Saturday morning quotes 2.33: Dowland’s anniversary
“What time and diligence I haue bestowed in the search of Musicke, what trauel in forren countries, what successe and estimation euen among strangers I haue found, I leaue to the report of others”
– John Dowland, The First Booke of Songes or Ayres (1597)
This year marks the passage of 450 years since the birth of John Dowland (1563 – 1626), and we are likely to see the phenomenon of now struggling record companies attempting to make hay of the event. We’ll see re-issues of his complete works as well as new and improved recordings featuring performers who have managed to make their mark in the smallish sphere of lute recordings. We’ll read that this approach or that technique is the most authentic way of reproducing Dowland’s music.
As performers specializing in music of the 16th century, we have spent an inordinate amount of time examining the evolution of Dowland’s music by leapfrogging further back in time and attempting to gain a contextual understanding of how the song for solo voice and lute developed. Based on our research we’ve found that, in 2013, it is virtually impossible to recreate the context for a style and medium that must be presented as new and evolving, particularly through the rose-colored retrospective lens of speculative reconstruction. Musicians of today who are skilled enough to play Dowland’s music simply have been exposed to too many other styles, techniques, experiences – and have access to way too much available technology – to recreate the context and actually inhabit the poetry and the music.
What we can provide is an honest interpretation that acknowledges the influence of a completely anachronistic late 19th-century approach to performing older music, and try to divest ourselves of those influences. Typical elements of today’s performances that include projected voices, overly-precious pronunciation, sweeping rhetorical gestures, affected stage presence, and even tuxedos are all derived from Victorian models, as so aptly elucidated by Bruce Haynes in The End of Early Music.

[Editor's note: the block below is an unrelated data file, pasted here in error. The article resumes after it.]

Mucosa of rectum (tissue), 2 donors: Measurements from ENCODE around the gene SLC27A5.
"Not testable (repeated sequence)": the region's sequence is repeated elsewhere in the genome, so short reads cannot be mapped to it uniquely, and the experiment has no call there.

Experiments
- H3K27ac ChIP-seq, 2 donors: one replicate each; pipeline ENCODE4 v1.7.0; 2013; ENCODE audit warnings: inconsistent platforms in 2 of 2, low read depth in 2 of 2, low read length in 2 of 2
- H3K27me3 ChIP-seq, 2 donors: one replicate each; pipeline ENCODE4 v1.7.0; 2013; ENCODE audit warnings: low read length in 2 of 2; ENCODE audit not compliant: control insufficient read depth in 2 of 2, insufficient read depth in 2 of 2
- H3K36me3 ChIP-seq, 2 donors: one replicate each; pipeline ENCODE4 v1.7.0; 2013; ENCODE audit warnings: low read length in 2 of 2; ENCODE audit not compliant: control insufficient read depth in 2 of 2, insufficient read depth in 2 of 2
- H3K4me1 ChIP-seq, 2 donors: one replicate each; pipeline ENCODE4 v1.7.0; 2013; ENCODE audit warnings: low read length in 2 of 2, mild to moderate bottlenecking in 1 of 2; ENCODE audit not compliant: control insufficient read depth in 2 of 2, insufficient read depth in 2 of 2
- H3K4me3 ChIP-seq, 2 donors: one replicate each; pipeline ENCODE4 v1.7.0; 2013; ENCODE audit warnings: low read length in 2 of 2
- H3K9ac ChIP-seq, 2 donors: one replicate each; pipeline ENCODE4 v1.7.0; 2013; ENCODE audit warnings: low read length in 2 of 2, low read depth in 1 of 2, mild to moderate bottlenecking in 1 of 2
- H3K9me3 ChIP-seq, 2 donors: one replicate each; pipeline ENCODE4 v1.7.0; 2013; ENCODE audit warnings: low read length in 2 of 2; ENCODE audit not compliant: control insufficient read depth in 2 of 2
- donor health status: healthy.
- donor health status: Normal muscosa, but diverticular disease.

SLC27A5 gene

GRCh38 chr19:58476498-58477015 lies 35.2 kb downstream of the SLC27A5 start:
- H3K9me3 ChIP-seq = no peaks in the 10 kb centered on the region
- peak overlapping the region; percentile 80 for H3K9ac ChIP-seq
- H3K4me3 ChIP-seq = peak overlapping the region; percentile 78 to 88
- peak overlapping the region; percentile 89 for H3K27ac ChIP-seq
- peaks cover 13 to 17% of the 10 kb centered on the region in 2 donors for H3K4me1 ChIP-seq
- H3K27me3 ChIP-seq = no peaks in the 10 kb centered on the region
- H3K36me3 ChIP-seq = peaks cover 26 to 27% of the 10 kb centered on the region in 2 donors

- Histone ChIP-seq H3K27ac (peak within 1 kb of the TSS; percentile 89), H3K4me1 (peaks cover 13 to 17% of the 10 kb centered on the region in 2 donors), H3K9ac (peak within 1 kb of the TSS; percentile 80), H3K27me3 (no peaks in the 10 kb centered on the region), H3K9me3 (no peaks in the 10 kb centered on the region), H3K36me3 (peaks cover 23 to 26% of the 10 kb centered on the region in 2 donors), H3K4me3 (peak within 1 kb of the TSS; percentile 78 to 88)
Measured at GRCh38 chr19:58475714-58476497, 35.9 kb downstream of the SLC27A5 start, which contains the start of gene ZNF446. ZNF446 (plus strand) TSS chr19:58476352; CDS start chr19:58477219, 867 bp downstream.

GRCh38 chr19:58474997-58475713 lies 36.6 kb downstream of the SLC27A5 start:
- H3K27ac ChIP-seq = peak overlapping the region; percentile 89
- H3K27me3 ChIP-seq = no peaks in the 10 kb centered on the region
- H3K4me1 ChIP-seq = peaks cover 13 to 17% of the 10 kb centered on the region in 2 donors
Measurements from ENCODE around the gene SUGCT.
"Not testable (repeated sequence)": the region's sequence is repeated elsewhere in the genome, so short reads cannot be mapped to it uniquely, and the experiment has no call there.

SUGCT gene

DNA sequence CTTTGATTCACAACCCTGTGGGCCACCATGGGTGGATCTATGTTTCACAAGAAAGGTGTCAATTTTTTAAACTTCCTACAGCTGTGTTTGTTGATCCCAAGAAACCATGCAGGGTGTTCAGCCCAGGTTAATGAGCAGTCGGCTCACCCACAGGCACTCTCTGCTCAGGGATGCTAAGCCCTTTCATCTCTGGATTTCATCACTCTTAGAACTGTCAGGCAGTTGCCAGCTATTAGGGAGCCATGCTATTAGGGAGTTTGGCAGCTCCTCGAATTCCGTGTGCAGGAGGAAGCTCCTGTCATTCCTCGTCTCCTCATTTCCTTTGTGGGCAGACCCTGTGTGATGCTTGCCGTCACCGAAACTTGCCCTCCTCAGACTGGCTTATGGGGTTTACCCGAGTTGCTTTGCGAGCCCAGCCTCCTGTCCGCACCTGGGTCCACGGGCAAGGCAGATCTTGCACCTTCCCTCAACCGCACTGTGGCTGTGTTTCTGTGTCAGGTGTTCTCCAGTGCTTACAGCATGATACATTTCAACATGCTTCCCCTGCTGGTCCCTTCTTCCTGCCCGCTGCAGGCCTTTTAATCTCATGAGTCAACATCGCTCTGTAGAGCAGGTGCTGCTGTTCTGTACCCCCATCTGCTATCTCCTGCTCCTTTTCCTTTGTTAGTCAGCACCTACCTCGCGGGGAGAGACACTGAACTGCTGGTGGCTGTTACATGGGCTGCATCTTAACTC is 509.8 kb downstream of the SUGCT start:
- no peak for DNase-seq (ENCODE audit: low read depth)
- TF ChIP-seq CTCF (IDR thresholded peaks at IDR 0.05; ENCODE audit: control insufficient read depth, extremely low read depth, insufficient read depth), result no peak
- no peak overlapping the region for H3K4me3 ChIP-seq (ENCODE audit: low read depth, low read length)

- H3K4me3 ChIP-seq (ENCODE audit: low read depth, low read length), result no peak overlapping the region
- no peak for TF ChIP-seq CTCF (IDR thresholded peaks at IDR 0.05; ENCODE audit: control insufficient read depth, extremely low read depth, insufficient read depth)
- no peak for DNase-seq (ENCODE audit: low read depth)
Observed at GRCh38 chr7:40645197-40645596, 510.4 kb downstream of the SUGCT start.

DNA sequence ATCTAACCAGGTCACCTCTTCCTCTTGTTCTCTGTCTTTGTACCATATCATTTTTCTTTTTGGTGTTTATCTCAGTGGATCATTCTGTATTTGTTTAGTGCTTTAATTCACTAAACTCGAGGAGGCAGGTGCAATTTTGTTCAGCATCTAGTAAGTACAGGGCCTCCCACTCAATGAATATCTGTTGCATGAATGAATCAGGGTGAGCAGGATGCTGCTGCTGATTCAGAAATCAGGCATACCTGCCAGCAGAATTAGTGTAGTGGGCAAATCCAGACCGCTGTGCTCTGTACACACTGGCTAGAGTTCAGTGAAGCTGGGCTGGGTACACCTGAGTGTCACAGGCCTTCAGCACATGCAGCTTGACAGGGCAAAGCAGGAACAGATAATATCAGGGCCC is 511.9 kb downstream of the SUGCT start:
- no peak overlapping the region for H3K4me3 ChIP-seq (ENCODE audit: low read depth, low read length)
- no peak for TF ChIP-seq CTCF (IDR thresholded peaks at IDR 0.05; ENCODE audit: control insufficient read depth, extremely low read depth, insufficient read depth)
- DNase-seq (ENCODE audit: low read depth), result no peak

Sounds we have come to associate with Dowland, including the use of the countertenor voice, have nothing to do with the singing of secular music in Dowland’s time, as pointed out by ‘reformed countertenor’, David Hill. To quote myself (RA) in a communication on the lute discussion group:
“Both Andrew Parrott and David Hill have written on how we have misconstrued evidence as to what was a countertenor voice and just how it may have been used. David Hill, who calls himself a ‘reformed countertenor’ with tongue-in-cheek, thinks Alfred Deller’s popularity at the time of the early music revival may have had quite a bit to do with acceptance of an inauthentic singing approach.”
Lutes were most likely to have been larger and pitched much lower than the tinkly sound we have come to expect from the smaller, more easily fingered lutes we hear today. Martin Shepherd points this out in his essay on Dowland’s lutes, as well as clarifying that Dowland’s right-hand playing style was more like modern classical guitar technique than that of the early 16th century.
Nigel North, who plays with a right-hand technique similar to Dowland’s as described in the Stobaeus manuscript (circa 1619), made a recording of music from Robert Dowland’s Varietie of Lute Lessons, using a lower-pitched lute and demonstrating a more centered and relaxed approach that clarifies the polyphony and honors the pulse of the music. There is no reason whatsoever to support the highly-caffeinated, frantic approach to playing Dowland’s music we sometimes hear. Dowland had no place to rush off to, no flight to catch.
And, while we agree that English lute songs were originally meant to be articulated with a particular pronunciation, it is most certainly not the affected Victorian diction we hear commonly used in performances today. Performers like Catherine King have attempted to reconstruct an accent that is more in line with what Dowland may have heard, but she was criticized for not sounding Victorian enough. This only proves the absolute futility of carrying out careful research in the face of market forces.
In this 450th anniversary year, the best we can do is present Dowland’s music in a way that respectfully honors the composer and demonstrates an understanding of the context and the details of his music. As performers, we try to sidestep the sales talk and communicate our understanding of the music to our audience to the best of our ability. Idem omnes rogamus.